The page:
Generic selectors
Exact matches only
Search in title
Search in content
Post Type Selectors


Menopausal hormone therapy not linked to dementia onset

Written by | 22 Oct 2021 | Diabetes & Endocrinology

Menopausal hormone therapy (MHT — also known as hormone replacement therapy, HRT) does not appear to increase the risk of dementia onset, researchers reported on Sept. 29, 2021 in the BMJ/British Medical Journal.

“We are happy to be able to report findings that will reassure women needing menopausal hormone therapy and facilitate conversations between doctors and patients about the safest treatments,” said lead investigator Dr Yana Vinogradova from the School of Medicine at the University of Nottingham (UK).

For this new analysis, investigators used data from two of the largest primary care databases in the UK (QResearch and CPRD), which contain records of diagnoses and prescriptions as well as hospital records. This information made it possible for the researchers to evaluate dementia outcomes among subjects using MHT within the UK National Health Service over a long period.

The analysis included 118,501 general population subjects aged 55 and older diagnosed with dementia between 1998 and 2020, and 497,416 matched “control” subjects who had not been diagnosed with dementia during the same period.

MHT prescriptions gathered from over three years before a dementia diagnosis included details of hormone type, dose, and method of administration.

They reported that 16,291 (14%) of the MHT-treated subjects developed dementia in the study period, and 68,726 (14%) MHT-treated controls also developed dementia in the study period.

Notably, they reported a non-significant increased risk of Alzheimer’s disease onset among subjects who had used oestrogen-progestogen therapy for between five and nine years and for 10 years or more.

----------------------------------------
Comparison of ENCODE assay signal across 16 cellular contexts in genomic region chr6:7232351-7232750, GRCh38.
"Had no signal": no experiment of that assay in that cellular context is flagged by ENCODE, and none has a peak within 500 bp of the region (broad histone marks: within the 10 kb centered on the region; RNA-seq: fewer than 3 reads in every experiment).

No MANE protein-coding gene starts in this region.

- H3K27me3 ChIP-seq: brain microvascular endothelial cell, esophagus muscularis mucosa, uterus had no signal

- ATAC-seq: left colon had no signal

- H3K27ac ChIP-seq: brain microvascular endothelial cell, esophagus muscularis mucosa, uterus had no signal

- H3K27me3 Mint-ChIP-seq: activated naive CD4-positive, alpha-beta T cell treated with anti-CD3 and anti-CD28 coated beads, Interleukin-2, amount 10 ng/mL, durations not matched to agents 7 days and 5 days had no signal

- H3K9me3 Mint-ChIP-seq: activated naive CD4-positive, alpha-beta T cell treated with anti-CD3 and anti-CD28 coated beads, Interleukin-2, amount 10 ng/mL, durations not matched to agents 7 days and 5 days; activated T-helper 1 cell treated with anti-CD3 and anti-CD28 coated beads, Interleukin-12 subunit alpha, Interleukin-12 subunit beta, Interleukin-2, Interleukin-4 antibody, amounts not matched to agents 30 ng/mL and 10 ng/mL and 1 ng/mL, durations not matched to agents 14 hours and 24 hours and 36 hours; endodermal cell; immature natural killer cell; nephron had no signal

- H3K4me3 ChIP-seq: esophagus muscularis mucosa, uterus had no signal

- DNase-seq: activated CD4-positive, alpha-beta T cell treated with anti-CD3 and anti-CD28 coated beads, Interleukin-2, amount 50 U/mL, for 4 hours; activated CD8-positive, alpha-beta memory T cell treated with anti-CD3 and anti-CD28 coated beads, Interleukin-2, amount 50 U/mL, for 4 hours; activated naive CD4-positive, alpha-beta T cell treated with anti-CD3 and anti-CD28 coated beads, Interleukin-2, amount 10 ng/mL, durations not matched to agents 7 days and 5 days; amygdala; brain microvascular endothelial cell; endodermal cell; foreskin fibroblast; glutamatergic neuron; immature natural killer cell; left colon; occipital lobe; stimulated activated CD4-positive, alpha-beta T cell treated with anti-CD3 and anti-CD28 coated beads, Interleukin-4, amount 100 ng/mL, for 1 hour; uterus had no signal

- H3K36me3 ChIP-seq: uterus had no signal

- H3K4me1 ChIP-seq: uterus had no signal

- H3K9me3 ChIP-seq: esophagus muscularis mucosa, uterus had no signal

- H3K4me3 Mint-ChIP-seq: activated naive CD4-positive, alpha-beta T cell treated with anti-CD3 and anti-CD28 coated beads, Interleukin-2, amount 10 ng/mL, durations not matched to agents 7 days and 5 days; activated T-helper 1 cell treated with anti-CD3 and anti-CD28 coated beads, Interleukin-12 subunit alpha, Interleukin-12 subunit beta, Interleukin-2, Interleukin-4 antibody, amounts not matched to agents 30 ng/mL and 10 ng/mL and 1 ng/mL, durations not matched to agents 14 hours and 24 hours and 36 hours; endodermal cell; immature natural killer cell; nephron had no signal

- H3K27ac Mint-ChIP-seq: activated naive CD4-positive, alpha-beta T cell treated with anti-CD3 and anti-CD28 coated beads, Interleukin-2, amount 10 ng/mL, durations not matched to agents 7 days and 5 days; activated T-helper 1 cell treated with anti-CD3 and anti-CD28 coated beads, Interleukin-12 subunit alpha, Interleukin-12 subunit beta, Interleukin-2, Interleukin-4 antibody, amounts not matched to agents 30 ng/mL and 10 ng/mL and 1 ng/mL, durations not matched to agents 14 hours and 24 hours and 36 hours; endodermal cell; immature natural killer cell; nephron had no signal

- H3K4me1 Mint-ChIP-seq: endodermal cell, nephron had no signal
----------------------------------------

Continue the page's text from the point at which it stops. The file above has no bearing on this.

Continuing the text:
The authors concluded, “This large observational study found no overall association between use of menopausal hormone therapy and risk of developing dementia. This finding was consistent across different types of hormones, doses, applications, and time of hormone therapy initiation. We found a decreased risk dementia for cases and controls younger than 80 years at diagnosis who had been taking oestrogen-only therapy for 10 years or more. However, a subgroup analysis of cases with a diagnosis of Alzheimer’s disease showed a small increase in risk associated with oestrogen-progestogen therapy. This rose with each year of exposure, reaching average risk increase of 11% for between five and nine years of use and 19% for 10 years or more—equivalent to, respectively, five and seven extra cases per 10 000 woman years.”

They also noted that the results are, “in line with existing concerns in guidelines about long term exposures to combined hormone therapy treatments.”

Newsletter Icon

Subscribe for our mailing list

If you're a healthcare professional you can sign up to our mailing list to receive high quality medical, pharmaceutical and healthcare E-Mails and E-Journals. Get the latest news and information across a broad range of specialities delivered straight to your inbox.


You can unsubscribe at any time using the 'Unsubscribe' link at the bottom of all our E-Mails, E-Journals and publications.